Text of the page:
BBC News host Stephen Sackur was left speechless after the UK Chinese ambassador refused to simply admit that the COVID-19 virus originated in Wuhan, China. Officials from the World Health Organisation (WHO) as well as global leaders have traced the virus to Wuhan, where the outbreak began late last year. However, veteran Chinese ambassador in London Liu Xiaoming told the BBC that this was still up for debate, before denying the claim that Wuhan was the origin of the outbreak.
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The BBC’s Sackur began the interview with this question, asking: “Let me start with a simple question – do you accept that COVID-19 has its origins in Wuhan?”
Mr Liu responded: “It was first discovered in Wuhan but I can’t say it originated there because I would leave it to the scientists.
“We cannot say it originated from China. It can be found on aircraft carriers. It can even be found in the submarine.
“It is found in some countries which have very little connection with China and also can be found in groups of people who have never been to China.”
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He added that he has read reports about cases detected much earlier than the first reported case in Wuhan elsewhere outside of China, such as in France.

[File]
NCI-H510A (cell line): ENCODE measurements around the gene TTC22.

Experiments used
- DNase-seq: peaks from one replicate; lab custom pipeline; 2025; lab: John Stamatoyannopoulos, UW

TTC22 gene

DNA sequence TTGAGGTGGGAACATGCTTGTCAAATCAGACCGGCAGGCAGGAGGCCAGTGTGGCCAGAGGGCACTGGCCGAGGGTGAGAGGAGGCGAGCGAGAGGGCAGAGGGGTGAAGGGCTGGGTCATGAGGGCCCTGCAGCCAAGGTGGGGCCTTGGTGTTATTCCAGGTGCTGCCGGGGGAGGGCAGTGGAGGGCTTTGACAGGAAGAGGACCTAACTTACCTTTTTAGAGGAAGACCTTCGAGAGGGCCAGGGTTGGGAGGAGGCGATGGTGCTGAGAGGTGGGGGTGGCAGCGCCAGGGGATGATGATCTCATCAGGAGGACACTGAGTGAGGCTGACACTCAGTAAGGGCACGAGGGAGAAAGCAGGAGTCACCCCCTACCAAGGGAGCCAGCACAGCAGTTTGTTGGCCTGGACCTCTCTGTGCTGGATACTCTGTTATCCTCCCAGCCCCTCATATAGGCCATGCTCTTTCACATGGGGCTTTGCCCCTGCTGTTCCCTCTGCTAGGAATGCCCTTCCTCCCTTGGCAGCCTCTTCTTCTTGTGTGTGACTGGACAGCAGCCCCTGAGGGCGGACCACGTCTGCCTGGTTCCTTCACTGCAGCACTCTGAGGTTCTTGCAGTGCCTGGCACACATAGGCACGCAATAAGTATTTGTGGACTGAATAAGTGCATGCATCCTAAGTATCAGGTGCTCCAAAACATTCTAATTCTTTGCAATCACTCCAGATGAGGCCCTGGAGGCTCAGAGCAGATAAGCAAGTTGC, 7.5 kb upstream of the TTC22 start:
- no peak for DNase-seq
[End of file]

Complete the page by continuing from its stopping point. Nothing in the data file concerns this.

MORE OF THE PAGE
The Chinese ambassador explained: “We had cases in France much earlier than that. Your scientists even warned your government that there might be a virus – unknown to us – much earlier last year.”
He insisted that China was a victim of the COVID-19 outbreak, not a source of the problem.
Sackur charged China with leading a cover-up of the virus when it was first detected in Wuhan, an accusation that Mr Liu vehemently denied.
The ambassador responded: “I think China has been straightforward, transparent and swift in terms of sharing information with the WHO.”
He went on to claim that Sackur was relying too much on US media and politicians for information.
The bizarre denial comes amid escalating tensions between the US and China, as President Donald Trump has pinned the blame for the pandemic on Beijing.
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President Trump has claimed that China’s handling of the pandemic is proof that Beijing “will do anything they can” to make him lose his re-election bid in November.
On Thursday, the US leader said he was considering different forms of retaliation.
The Washington Post reported that high-level meetings at the White House discussed options, including suing for compensation, which would involve stripping China of “sovereign immunity” or cancelling debt obligations to China.
The US Secretary of State, Mike Pompeo, has repeatedly suggested that the coronavirus could have come from a virology laboratory in Wuhan.
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